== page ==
Monkeypox isn’t widespread in Colorado, but state asks public to watch

Monkeypox is not widespread in Colorado, but the state health department is asking the public to keep an eye out for symptoms and pick up the phone if health officials call to warn you about potential exposure.

The Colorado Department of Public Health and Environment reported two presumptive monkeypox cases in May and three in June. All of those people had either traveled to countries where monkeypox is spreading more widely, or were in close contact with someone who did, state epidemiologist Dr. Rachel Herlihy said Wednesday. While the virus doesn’t appear to be spreading significantly in Colorado, public health leaders want to shut it down before it becomes entrenched in people or animals.

“We want people to be informed of what the signs and symptoms of monkeypox are,” she said. “The goal is to prevent the next generation of cases.”

Brief interactions without physical contact are unlikely to spread monkeypox, Herlihy said. High-risk exposures include skin-to-skin contact or sharing a household with an infected person, or handling items like towels and bedsheets used by someone with a monkeypox rash. The majority of the people infected in the current outbreak are men who have sex with men.

None of the people believed to have monkeypox in Colorado have been hospitalized or died, Herlihy said. A “handful” of people have been hospitalized in other states, and the fatality rate of this version of the virus is below 1%, she said.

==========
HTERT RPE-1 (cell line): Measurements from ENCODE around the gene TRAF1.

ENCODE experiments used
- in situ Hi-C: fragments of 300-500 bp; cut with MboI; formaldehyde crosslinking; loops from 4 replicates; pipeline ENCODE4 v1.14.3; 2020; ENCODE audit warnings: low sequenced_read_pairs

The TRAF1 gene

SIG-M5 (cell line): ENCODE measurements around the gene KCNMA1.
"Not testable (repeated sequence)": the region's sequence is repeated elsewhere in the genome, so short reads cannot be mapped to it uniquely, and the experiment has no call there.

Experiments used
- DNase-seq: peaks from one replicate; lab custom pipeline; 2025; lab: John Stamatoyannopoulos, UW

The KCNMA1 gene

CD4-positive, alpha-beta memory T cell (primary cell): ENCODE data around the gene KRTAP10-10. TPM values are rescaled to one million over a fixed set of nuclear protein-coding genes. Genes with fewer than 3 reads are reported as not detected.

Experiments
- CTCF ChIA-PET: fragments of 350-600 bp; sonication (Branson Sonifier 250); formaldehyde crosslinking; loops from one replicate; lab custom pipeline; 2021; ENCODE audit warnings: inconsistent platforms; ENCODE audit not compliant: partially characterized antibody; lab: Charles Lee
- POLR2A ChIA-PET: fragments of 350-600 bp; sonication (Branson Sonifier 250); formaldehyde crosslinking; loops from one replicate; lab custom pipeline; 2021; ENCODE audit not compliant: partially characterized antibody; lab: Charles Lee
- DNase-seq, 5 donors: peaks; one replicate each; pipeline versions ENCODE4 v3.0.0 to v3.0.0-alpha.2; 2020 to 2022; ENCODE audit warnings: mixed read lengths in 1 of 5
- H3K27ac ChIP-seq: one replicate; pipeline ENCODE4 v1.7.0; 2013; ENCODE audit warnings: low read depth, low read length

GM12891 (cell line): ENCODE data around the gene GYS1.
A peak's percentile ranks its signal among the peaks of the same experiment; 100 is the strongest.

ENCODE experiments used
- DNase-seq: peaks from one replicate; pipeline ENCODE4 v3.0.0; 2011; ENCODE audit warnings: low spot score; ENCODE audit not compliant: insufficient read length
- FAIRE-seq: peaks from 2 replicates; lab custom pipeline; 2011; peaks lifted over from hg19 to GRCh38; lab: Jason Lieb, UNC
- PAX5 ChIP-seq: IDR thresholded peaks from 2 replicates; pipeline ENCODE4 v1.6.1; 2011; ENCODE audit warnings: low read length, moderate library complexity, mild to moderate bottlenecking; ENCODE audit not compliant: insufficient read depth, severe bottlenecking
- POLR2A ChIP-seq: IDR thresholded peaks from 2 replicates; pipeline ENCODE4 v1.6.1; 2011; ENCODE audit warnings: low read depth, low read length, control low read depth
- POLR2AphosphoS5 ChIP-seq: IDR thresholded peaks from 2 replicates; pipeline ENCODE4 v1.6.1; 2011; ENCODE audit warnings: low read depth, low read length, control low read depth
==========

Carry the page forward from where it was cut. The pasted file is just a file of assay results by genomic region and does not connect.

Monkeypox typically causes flu-like symptoms and a rash, which can resemble pimples, Herlihy said. The rash can appear anywhere on the body, though people infected in the current outbreak have been more likely to report it in the genital or anal region.

People who notice an unusual rash or think they might have been exposed should talk to their health care provider, Herlihy said. Typically, the symptoms get better without treatment, though an infected person needs to isolate from people and pets until that happens, she said.

A vaccine can prevent symptoms from developing if a person receives it in the first days after exposure, Herlihy said. If a person is vaccinated more than four days after exposure, the odds of preventing the disease altogether are lower, but the shot still may reduce symptom severity, she said.

Scott Bookman, director of the state health department’s division of disease control and public health response, said the state has asked the CDC for about 100 doses from the national stockpile.

The CDC has reported 142 confirmed cases in 23 states and the District of Columbia. Worldwide, about 3,100 cases have been reported in countries where the virus isn’t normally found, with the highest numbers in the United Kingdom, Germany and Portugal.

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